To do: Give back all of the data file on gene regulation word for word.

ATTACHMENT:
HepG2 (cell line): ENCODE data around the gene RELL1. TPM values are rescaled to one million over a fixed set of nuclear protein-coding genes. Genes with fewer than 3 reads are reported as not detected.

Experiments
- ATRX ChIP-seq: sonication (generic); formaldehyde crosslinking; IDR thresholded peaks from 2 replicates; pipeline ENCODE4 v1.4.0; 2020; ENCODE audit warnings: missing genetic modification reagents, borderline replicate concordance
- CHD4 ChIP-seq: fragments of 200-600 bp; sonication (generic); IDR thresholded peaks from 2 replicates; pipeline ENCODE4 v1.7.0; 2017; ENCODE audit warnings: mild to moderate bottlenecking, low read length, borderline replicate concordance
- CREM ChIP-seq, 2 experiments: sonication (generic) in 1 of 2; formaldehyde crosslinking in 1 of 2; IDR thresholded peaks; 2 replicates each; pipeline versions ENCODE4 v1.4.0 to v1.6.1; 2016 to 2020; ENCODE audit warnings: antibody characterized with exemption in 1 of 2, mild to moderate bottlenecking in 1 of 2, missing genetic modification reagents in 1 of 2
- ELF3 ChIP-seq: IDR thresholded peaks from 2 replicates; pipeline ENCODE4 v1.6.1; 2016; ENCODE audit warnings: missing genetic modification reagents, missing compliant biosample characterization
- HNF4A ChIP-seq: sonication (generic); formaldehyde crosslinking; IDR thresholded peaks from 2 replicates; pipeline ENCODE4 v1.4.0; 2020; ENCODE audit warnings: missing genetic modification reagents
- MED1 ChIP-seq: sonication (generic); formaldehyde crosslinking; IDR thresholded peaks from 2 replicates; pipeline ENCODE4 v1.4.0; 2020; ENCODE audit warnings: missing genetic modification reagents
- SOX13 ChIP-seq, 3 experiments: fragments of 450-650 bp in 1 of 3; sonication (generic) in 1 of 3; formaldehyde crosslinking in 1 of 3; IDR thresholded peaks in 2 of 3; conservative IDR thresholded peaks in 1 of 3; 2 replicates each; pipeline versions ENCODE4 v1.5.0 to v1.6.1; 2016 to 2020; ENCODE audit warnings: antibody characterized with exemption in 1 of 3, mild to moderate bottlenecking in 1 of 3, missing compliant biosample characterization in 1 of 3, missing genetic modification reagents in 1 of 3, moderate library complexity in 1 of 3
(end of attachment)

HepG2 (cell line): ENCODE data around the gene RELL1. TPM values are rescaled to one million over a fixed set of nuclear protein-coding genes. Genes with fewer than 3 reads are reported as not detected.

Experiments
- ATRX ChIP-seq: sonication (generic); formaldehyde crosslinking; IDR thresholded peaks from 2 replicates; pipeline ENCODE4 v1.4.0; 2020; ENCODE audit warnings: missing genetic modification reagents, borderline replicate concordance
- CHD4 ChIP-seq: fragments of 200-600 bp; sonication (generic); IDR thresholded peaks from 2 replicates; pipeline ENCODE4 v1.7.0; 2017; ENCODE audit warnings: mild to moderate bottlenecking, low read length, borderline replicate concordance
- CREM ChIP-seq, 2 experiments: sonication (generic) in 1 of 2; formaldehyde crosslinking in 1 of 2; IDR thresholded peaks; 2 replicates each; pipeline versions ENCODE4 v1.4.0 to v1.6.1; 2016 to 2020; ENCODE audit warnings: antibody characterized with exemption in 1 of 2, mild to moderate bottlenecking in 1 of 2, missing genetic modification reagents in 1 of 2
- ELF3 ChIP-seq: IDR thresholded peaks from 2 replicates; pipeline ENCODE4 v1.6.1; 2016; ENCODE audit warnings: missing genetic modification reagents, missing compliant biosample characterization
- HNF4A ChIP-seq: sonication (generic); formaldehyde crosslinking; IDR thresholded peaks from 2 replicates; pipeline ENCODE4 v1.4.0; 2020; ENCODE audit warnings: missing genetic modification reagents
- MED1 ChIP-seq: sonication (generic); formaldehyde crosslinking; IDR thresholded peaks from 2 replicates; pipeline ENCODE4 v1.4.0; 2020; ENCODE audit warnings: missing genetic modification reagents
- SOX13 ChIP-seq, 3 experiments: fragments of 450-650 bp in 1 of 3; sonication (generic) in 1 of 3; formaldehyde crosslinking in 1 of 3; IDR thresholded peaks in 2 of 3; conservative IDR thresholded peaks in 1 of 3; 2 replicates each; pipeline versions ENCODE4 v1.5.0 to v1.6.1; 2016 to 2020; ENCODE audit warnings: antibody characterized with exemption in 1 of 3, mild to moderate bottlenecking in 1 of 3, missing compliant biosample characterization in 1 of 3, missing genetic modification reagents in 1 of 3, moderate library complexity in 1 of 3